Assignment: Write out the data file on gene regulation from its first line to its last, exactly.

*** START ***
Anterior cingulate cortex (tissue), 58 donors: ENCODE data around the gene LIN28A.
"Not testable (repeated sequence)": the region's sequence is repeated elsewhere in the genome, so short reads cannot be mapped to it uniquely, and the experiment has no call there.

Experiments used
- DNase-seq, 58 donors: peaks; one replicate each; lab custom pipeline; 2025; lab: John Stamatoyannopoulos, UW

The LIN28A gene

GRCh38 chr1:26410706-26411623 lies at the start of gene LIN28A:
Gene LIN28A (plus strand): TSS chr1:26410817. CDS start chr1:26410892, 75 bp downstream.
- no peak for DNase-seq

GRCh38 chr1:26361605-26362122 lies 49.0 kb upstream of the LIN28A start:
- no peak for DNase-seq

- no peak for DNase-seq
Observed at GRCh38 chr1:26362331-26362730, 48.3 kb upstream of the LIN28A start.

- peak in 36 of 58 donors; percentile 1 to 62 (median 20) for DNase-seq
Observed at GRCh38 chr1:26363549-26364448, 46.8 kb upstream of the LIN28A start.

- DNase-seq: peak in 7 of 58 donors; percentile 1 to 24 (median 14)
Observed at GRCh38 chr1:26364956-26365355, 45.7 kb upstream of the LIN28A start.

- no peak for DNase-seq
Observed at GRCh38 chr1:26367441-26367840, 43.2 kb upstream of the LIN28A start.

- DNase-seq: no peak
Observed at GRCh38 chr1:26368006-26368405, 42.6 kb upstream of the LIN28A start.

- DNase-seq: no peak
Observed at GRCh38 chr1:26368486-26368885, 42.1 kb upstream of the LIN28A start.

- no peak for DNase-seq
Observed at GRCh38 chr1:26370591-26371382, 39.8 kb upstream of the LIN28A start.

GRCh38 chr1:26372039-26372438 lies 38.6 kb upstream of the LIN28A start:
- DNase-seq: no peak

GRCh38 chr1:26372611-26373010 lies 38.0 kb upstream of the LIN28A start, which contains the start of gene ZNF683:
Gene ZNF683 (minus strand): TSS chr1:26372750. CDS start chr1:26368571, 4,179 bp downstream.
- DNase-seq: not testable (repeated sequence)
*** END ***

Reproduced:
Anterior cingulate cortex (tissue), 58 donors: ENCODE data around the gene LIN28A.
"Not testable (repeated sequence)": the region's sequence is repeated elsewhere in the genome, so short reads cannot be mapped to it uniquely, and the experiment has no call there.

Experiments used
- DNase-seq, 58 donors: peaks; one replicate each; lab custom pipeline; 2025; lab: John Stamatoyannopoulos, UW

The LIN28A gene

GRCh38 chr1:26410706-26411623 lies at the start of gene LIN28A:
Gene LIN28A (plus strand): TSS chr1:26410817. CDS start chr1:26410892, 75 bp downstream.
- no peak for DNase-seq

GRCh38 chr1:26361605-26362122 lies 49.0 kb upstream of the LIN28A start:
- no peak for DNase-seq

- no peak for DNase-seq
Observed at GRCh38 chr1:26362331-26362730, 48.3 kb upstream of the LIN28A start.

- peak in 36 of 58 donors; percentile 1 to 62 (median 20) for DNase-seq
Observed at GRCh38 chr1:26363549-26364448, 46.8 kb upstream of the LIN28A start.

- DNase-seq: peak in 7 of 58 donors; percentile 1 to 24 (median 14)
Observed at GRCh38 chr1:26364956-26365355, 45.7 kb upstream of the LIN28A start.

- no peak for DNase-seq
Observed at GRCh38 chr1:26367441-26367840, 43.2 kb upstream of the LIN28A start.

- DNase-seq: no peak
Observed at GRCh38 chr1:26368006-26368405, 42.6 kb upstream of the LIN28A start.

- DNase-seq: no peak
Observed at GRCh38 chr1:26368486-26368885, 42.1 kb upstream of the LIN28A start.

- no peak for DNase-seq
Observed at GRCh38 chr1:26370591-26371382, 39.8 kb upstream of the LIN28A start.

GRCh38 chr1:26372039-26372438 lies 38.6 kb upstream of the LIN28A start:
- DNase-seq: no peak

GRCh38 chr1:26372611-26373010 lies 38.0 kb upstream of the LIN28A start, which contains the start of gene ZNF683:
Gene ZNF683 (minus strand): TSS chr1:26372750. CDS start chr1:26368571, 4,179 bp downstream.
- DNase-seq: not testable (repeated sequence)